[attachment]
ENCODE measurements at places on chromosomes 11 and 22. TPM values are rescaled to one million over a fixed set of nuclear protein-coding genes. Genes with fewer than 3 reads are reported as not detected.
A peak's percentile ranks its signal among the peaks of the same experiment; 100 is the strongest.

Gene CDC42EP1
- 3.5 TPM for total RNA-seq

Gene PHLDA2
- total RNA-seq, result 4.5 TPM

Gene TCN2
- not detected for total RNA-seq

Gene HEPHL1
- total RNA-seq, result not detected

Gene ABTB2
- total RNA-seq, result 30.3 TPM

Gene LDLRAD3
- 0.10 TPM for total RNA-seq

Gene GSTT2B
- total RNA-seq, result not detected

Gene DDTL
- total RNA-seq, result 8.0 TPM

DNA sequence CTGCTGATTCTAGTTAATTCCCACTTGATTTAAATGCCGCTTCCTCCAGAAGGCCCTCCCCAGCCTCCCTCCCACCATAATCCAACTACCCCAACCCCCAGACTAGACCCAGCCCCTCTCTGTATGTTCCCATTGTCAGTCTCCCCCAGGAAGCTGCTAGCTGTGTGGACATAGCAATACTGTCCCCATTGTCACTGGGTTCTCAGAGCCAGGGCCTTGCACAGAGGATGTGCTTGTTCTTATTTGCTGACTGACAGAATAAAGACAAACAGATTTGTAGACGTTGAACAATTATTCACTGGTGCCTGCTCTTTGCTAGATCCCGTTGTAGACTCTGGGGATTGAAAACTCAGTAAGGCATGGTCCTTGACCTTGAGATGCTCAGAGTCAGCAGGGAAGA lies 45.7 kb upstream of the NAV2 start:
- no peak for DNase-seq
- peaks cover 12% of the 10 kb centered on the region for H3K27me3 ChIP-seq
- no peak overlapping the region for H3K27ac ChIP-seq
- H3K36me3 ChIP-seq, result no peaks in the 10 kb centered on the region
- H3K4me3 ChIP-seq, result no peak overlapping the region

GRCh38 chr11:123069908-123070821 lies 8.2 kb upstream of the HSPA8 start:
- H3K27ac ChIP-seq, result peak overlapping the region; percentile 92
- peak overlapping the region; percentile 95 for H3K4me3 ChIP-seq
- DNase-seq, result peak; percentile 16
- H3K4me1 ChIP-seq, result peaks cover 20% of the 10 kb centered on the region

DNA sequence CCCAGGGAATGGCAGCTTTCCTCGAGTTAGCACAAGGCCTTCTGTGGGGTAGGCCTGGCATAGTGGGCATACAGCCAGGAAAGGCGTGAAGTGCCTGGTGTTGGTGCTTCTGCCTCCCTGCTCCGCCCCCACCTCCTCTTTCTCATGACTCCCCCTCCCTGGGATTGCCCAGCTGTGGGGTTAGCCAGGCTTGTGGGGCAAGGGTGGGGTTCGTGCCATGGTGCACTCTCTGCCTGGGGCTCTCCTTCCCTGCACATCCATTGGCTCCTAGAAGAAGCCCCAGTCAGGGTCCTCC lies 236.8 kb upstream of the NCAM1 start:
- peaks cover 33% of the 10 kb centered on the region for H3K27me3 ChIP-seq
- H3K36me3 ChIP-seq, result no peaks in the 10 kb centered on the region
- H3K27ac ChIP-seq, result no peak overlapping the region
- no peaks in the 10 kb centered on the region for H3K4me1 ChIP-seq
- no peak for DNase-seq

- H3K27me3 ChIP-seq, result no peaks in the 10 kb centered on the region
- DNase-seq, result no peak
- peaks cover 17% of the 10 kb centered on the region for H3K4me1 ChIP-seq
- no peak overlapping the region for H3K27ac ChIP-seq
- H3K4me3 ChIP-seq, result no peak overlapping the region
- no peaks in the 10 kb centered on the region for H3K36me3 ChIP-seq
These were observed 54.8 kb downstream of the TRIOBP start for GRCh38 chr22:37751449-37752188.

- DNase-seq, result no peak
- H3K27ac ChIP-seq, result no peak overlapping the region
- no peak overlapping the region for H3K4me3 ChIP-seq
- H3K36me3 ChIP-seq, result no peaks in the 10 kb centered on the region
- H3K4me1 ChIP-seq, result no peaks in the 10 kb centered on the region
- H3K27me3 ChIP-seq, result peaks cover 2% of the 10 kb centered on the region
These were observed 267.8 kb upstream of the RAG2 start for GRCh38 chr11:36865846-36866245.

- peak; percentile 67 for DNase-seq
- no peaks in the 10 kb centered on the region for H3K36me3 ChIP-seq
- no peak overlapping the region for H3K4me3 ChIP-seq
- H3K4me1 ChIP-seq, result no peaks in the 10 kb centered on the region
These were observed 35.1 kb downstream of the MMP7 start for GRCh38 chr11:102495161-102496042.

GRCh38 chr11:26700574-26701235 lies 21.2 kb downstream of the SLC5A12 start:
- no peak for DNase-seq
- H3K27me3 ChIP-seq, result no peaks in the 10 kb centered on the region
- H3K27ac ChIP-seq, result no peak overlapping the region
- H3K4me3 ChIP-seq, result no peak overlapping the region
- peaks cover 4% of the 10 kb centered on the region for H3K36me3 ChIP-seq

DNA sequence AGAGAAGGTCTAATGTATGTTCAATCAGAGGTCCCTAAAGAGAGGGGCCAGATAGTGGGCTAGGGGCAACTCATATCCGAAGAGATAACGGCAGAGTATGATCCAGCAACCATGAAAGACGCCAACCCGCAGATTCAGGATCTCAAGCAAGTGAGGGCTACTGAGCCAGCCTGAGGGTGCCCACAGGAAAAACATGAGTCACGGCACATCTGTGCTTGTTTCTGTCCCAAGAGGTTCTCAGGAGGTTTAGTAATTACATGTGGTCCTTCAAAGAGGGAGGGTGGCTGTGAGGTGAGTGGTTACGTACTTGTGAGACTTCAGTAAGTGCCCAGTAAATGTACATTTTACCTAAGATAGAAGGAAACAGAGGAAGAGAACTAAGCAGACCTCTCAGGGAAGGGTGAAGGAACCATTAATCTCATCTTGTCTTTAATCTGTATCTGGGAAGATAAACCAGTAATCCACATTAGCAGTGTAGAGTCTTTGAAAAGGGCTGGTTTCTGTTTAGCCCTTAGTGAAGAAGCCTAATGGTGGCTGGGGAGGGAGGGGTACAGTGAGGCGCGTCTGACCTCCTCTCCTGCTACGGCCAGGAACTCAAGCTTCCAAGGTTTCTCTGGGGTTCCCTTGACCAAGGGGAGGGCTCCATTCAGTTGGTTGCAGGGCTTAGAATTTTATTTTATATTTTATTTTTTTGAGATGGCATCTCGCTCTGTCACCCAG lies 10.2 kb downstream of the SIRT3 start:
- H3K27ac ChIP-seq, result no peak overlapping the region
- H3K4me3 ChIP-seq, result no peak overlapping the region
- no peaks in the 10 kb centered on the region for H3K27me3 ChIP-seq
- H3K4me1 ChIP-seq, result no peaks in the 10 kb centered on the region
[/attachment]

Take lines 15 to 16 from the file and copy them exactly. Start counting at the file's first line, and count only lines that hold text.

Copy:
Gene GSTT2B
- total RNA-seq, result not detected